Thousands will commemorate the 125th anniversary of the overthrow of the Hawaiian Kingdom Wednesday.  

The event, Onipa'a Kakou will start at sunrise. Thats when crowds are expected to fill the grounds of Mauna 'Ala where a number of Hawaii's ali'i have been laid to rest.
Ceremonial protocol will kick off festivities followed by a massive procession and rally at 'Iolani Palace.

Students and staff at University of Hawai'i at Manoa will be among those crowds. Dozens spent the day printing special shirts for the rally. Art major Tita Coloma is the artist behind the shirt's design and says she first turned to music for inspiration.

"Honestly I was going with Braddah Iz. I was just like 'Ok, I'm gonna start with him first, Jon Osorio we're going to work our way down.'
Sudden Rush too. I was like, 'Yes! Sudden Rush got it, add some of that,'" Coloma said.

She took photos of the palace and did her research before settling on a final version. Coloma hopes it'll help strike up conversation about what took place more than a century ago.

"I just wanted them to like the design. But what its also about is having people explain, 'Ok, here. This is what happened on this particular day.' Just always questioning because history is a two-sided coin,"' Coloma said.

For faculty member Kaimana Chock, the anniversary triggers a wave of emotions.

"There is a lot of pain thinking about my kupuna that had to lose everything that they knew at that time. But there's also a lot of pride that 125 years later we're still here.  We still remember. We're able to speak our language again. It's really an exciting time for our lahui," Chock said.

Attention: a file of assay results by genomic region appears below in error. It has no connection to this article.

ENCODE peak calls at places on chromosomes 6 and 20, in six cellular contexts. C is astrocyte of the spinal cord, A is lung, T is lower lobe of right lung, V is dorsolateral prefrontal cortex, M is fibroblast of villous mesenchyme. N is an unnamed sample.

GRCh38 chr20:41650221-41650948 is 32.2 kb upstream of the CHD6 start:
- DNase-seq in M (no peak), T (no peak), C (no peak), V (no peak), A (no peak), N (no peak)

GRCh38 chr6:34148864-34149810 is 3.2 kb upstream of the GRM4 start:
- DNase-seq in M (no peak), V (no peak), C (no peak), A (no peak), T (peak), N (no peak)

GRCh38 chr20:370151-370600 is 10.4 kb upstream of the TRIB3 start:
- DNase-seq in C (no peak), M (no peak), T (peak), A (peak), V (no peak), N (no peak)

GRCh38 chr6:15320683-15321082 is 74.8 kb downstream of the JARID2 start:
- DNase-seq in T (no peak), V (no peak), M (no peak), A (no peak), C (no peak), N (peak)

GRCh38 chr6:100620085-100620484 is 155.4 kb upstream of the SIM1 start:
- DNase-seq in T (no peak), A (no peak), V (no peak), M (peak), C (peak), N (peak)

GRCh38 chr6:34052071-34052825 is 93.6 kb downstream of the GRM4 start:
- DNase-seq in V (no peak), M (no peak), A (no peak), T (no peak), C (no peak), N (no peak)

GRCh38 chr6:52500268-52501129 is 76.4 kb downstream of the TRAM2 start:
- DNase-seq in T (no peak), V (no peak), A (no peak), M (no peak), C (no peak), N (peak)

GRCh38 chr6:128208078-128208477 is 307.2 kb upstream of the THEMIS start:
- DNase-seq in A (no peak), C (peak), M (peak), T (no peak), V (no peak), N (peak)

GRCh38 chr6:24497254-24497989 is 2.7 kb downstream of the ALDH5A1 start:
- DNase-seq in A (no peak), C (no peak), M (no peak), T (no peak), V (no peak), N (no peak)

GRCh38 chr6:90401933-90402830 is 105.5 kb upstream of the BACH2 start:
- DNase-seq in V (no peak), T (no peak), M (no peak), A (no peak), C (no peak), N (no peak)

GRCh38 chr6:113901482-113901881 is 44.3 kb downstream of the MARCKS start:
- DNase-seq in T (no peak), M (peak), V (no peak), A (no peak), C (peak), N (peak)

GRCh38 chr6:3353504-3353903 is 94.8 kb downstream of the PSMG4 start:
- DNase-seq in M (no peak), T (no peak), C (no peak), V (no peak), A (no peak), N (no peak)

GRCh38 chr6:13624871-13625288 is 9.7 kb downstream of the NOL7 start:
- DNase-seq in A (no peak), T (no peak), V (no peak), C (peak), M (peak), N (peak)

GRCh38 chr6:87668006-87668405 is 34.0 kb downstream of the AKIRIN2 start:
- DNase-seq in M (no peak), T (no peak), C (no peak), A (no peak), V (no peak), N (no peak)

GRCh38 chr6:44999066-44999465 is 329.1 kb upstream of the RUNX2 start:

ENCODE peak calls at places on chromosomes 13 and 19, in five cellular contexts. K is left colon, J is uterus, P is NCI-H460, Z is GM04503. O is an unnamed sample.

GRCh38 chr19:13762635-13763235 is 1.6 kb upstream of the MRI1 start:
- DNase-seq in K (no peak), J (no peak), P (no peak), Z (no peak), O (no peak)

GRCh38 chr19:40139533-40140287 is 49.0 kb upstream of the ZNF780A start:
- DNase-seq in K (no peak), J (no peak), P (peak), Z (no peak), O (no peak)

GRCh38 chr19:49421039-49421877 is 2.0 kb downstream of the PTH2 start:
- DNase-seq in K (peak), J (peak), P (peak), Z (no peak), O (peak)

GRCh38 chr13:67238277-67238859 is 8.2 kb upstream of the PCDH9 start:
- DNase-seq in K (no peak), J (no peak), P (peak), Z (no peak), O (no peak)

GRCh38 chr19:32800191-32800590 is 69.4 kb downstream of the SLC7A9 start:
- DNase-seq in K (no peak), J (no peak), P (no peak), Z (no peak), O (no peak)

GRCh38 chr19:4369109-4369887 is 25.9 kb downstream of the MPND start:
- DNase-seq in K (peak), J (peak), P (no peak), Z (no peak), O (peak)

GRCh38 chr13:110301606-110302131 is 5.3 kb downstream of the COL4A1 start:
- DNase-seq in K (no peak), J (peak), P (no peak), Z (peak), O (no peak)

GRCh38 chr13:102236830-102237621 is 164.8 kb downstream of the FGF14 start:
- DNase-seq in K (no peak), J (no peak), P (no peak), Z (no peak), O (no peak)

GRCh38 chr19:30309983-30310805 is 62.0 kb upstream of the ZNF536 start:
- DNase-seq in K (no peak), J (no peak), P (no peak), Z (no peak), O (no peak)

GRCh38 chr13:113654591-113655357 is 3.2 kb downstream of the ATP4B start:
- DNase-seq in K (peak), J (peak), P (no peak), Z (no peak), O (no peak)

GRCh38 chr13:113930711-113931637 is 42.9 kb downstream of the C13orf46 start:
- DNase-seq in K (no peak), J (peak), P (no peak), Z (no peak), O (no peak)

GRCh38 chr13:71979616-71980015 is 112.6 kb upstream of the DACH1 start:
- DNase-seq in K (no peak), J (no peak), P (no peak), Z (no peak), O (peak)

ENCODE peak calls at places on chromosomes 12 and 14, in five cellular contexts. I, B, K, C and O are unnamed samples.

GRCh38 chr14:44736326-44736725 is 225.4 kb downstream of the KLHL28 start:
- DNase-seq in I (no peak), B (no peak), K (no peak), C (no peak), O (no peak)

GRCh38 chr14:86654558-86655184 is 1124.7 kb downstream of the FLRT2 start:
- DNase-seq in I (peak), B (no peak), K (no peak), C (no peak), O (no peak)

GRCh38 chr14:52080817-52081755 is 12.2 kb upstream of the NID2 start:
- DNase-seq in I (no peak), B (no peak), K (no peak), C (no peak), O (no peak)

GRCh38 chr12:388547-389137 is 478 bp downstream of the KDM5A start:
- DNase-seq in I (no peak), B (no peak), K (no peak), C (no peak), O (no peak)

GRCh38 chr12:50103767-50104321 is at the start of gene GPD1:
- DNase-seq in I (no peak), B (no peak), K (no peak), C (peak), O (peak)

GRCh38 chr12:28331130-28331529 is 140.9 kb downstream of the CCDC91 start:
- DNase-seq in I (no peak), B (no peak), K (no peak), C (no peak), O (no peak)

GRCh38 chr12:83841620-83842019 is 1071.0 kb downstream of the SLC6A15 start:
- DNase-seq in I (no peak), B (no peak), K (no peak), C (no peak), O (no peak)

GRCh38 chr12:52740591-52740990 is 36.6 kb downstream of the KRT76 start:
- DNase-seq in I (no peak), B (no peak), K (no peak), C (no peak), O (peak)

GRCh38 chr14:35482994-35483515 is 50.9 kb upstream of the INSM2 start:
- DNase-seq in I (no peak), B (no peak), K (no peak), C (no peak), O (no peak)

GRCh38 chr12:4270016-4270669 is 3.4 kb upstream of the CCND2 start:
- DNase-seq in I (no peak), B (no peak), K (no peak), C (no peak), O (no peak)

For the past week, the Office of Hawaiian Affairs has held a series of workshops. Kumu Hina Wong is teaching the public a number of Hawaiian patriotic songs composed before and after the overthrow. Each one will be sung during tomorrow's procession. Wong hopes it'll carry on well after that.

"Our people who have learned this mele will continue to not only cherish it in their hearts but that they will continue to use it to help perpetuate the meaning and the interpretation," Wong said.

Songs that were written in the 1890's after the Monarchy ended are still widely popular today.  

Composed in 1893, Kaulana Na Pua expresses the opposition of the annexation of Hawai'i to America. The composer wrote it in honor of the Royal Hawaiian Band. The group's members refused to sign an oath of allegiance to the new government and quit the band.

"We will not sign. We will not put our signatures to the paper of the enemy. We do not value the government's money. We would rather eat stones then sign this document. We back Lili'uokalani," UH Manoa Hawaiian Studies Professor Jon Osorio said.

Loyalty to the queen would remain long after her death.

It's a virtue that would survive the test of time.  In 1993, Thousands of Native Hawaiians observed the overthrow's centennial anniversary. And crowds similar to that are expected to gather to pay their respects to the queen again, come Wednesday.  
Onipa'a Kakou is free and open to the public. For more information, head over to the "As Seen On" section of